Andres Hortillosa

Andres Hortillosa

Round 3 is underway. It took us (mostly Ron Braud) only two rounds to figure out a way to start the round on time. We try to do things on time that being the Army way. You can watch the ongoing action live here in Monroi. Today, we started exactly at 0800 hours.
I am returning back to Memphis shortly after the start of Round 4 (2 pm). So you will not see any blogging from me until tonight. When I get home, I will blog more on specific games with some light analysis.
Screen Showing Live Games For Spectators  
West – Corona (0-1), Black won on time in a somewhat even position with Black having the better chances. White failed to execute his 40th move before time control. Baniel – Fissel (1/2-1/2), Black at a critical point of the game chose an unnecessary move of getting his king (35….Kh8) off a possible check over a more forcing line in 35…Ng4.Donovan – Duke (1-0), White fought hard but ended short.Pitts…
Two exciting games are still being fought out on the board, Macaspac-West and Duke-Pitts this very minute. These two games could end as upsets. The other games finished fairly early. First Round Results are: Corona – Baniel (0-1) Fissel – Donovan (0-1) Floto – Drake (0-1) King – Shepherd (1-0)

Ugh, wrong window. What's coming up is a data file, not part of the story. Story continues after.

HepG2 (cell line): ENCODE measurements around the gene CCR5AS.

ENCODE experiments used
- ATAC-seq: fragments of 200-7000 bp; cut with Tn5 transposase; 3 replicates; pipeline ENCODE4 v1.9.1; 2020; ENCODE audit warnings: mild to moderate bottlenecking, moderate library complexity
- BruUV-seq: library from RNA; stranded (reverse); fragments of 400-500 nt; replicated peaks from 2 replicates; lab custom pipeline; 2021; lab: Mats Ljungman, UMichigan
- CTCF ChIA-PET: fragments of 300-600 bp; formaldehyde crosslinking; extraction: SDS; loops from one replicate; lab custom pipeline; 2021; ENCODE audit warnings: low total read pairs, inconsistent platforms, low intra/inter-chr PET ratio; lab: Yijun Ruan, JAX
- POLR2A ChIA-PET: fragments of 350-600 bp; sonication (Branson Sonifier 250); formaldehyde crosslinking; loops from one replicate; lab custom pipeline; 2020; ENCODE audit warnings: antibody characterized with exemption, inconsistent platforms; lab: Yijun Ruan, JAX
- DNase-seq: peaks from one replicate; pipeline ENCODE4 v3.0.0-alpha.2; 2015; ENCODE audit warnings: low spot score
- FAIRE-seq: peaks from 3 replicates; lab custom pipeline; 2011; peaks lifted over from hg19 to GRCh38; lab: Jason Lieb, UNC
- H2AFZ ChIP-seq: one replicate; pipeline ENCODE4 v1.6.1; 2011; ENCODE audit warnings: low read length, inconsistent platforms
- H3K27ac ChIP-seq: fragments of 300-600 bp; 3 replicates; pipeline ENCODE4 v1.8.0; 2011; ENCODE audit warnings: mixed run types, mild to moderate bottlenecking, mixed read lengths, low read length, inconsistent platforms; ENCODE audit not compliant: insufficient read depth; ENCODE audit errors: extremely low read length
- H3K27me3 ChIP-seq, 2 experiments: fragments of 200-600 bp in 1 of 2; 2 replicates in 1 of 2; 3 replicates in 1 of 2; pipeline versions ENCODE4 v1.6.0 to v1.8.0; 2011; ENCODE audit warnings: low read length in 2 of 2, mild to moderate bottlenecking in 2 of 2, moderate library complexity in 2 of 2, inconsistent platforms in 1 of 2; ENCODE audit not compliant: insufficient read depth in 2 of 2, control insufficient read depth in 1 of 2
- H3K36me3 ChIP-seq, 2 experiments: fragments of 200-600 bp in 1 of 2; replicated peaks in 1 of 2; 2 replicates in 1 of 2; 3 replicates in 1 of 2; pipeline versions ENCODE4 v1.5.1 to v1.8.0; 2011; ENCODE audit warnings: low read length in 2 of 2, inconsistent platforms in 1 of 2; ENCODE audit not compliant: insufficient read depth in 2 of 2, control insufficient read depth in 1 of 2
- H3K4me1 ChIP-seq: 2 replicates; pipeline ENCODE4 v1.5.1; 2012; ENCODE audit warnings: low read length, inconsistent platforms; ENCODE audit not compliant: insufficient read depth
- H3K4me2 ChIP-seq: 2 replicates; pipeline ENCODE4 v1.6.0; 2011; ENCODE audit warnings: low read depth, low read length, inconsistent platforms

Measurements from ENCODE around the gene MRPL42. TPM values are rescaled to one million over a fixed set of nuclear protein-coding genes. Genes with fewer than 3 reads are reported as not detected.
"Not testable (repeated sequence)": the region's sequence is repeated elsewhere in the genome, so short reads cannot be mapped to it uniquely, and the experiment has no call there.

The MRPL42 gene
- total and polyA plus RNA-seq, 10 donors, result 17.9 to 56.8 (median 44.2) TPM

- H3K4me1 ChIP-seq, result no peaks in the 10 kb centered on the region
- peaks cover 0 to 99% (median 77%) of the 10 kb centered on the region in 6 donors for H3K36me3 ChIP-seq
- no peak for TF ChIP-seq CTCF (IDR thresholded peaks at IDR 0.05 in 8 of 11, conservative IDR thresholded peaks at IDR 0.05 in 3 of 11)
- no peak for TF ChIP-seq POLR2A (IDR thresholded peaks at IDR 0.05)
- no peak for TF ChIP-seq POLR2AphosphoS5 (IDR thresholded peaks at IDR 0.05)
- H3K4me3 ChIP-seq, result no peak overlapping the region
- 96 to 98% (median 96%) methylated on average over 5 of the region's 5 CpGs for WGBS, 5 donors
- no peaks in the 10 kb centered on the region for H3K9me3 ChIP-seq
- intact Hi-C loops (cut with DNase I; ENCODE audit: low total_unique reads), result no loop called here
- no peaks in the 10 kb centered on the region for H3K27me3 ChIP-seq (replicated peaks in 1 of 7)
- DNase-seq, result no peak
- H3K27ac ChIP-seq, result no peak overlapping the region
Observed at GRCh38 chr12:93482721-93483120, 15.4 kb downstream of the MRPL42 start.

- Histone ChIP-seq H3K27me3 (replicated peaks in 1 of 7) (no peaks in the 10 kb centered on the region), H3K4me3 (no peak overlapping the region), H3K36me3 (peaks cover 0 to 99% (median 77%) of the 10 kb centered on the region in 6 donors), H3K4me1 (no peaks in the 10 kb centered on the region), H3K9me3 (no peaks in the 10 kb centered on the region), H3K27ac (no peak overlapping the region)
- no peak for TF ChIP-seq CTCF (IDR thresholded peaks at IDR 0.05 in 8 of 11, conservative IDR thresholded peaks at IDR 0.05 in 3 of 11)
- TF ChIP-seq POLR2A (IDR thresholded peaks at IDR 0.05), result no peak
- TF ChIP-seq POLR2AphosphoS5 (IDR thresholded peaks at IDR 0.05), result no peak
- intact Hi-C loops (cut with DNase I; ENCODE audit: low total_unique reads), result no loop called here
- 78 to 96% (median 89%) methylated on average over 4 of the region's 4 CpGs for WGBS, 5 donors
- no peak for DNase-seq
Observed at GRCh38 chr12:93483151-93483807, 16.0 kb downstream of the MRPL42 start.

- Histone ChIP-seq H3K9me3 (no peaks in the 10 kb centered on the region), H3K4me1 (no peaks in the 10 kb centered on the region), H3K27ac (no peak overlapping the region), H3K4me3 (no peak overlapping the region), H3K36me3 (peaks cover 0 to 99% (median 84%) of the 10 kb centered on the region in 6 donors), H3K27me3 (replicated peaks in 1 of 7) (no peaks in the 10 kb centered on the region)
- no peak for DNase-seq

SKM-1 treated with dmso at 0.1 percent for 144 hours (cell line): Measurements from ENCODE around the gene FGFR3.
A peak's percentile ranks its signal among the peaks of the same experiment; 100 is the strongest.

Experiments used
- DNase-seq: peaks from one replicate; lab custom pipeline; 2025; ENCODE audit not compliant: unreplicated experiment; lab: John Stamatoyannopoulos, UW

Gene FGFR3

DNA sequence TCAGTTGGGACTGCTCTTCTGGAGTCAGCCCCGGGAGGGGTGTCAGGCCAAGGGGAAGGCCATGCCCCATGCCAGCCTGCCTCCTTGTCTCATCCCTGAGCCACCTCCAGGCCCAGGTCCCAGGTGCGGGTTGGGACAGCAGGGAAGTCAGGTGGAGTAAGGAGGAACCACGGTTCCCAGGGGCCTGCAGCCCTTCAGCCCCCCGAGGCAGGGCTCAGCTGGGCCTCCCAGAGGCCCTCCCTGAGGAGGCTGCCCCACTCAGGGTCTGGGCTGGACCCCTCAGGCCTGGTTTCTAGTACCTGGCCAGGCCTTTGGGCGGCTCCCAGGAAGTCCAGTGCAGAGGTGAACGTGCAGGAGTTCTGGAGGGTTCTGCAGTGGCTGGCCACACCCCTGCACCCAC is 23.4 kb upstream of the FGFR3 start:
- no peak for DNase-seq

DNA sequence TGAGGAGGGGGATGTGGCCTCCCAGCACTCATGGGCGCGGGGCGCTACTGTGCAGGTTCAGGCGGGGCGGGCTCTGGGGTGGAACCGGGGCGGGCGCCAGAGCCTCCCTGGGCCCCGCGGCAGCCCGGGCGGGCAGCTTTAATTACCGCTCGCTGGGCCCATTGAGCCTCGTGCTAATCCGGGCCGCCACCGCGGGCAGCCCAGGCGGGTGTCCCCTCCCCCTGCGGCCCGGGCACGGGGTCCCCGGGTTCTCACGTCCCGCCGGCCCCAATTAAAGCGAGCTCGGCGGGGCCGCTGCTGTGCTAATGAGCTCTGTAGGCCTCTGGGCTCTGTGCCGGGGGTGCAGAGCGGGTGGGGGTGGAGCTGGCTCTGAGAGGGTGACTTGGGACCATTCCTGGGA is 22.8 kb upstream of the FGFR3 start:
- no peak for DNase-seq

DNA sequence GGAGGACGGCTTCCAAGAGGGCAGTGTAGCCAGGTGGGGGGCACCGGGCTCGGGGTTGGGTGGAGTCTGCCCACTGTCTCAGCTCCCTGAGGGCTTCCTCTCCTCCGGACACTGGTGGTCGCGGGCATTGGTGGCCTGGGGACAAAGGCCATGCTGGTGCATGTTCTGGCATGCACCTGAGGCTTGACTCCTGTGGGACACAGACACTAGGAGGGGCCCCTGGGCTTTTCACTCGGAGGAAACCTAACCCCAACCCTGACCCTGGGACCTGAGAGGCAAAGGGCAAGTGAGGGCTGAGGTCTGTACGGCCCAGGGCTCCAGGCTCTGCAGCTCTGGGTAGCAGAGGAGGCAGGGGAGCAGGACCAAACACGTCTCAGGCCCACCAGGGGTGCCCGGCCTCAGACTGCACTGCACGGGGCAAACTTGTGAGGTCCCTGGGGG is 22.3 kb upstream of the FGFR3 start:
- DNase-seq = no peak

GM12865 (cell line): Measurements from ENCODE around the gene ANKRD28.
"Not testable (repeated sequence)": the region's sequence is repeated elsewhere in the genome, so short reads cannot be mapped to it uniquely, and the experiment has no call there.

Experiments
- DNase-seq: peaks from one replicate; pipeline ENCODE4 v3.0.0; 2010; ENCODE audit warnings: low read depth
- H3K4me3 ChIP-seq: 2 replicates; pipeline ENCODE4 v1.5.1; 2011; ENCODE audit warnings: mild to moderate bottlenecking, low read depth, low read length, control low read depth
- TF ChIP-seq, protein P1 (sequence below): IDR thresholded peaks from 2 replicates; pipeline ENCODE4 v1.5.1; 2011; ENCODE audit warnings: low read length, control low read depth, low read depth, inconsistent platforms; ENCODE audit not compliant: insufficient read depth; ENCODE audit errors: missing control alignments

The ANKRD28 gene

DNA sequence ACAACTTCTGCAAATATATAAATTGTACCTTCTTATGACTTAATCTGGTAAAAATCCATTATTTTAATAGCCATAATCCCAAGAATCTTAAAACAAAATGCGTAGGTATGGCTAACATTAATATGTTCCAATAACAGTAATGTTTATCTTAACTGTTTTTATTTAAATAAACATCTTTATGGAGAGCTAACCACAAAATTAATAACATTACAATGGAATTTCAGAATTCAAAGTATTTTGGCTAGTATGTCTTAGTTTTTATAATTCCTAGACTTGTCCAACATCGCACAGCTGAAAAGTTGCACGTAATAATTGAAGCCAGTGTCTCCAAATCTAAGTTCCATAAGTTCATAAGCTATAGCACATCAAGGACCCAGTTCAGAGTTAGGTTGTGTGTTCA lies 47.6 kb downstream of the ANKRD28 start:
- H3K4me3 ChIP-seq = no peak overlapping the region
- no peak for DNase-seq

Round 2 games are underway. The last two games finished with Pitts and Macaspac turning the tables against their respective lower-rated opponents. This is where experience comes in. Both players know that most lower-rated players will eventually make a blunder or choose an inferior move towards the end as long as counter play is kept alive.
  Corona vs Baniel Duke vs Pitts  Fissel vs Donovan Floto vs Drake Macaspac vs West
Twelve players will compete in the annual All-Army Chess Championship at Fort Myer in Arlington, VA starting tomorrow, May 11th. The top six placers will form this year’s Army Chess Team to play in the Inter-Service Chess Championship next month. This year’s batch is somewhat weaker based on ratings compared to the bygone years, but the over the board struggle will not be a cake walk as some of these…
Undeserved thrill is how I would characterize my sentiments towards this follow up to the inaugural issue of my column. If you are new to this column, please consider reading the first installment to facilitate a proper introduction to what is to follow. The first one lays out plainly the underlying philosophy that this column is about.
Only a handful of chess authors truly understand the best method of mastering tactics. Most authors believe, as evidenced by the books and software available in the market, that puzzle exercises and solving them are the best approach to learning tactics. They could never be so wrong. The best way to learn tactics for most people is to actually learn them by seeing the transition point in its entirety from…


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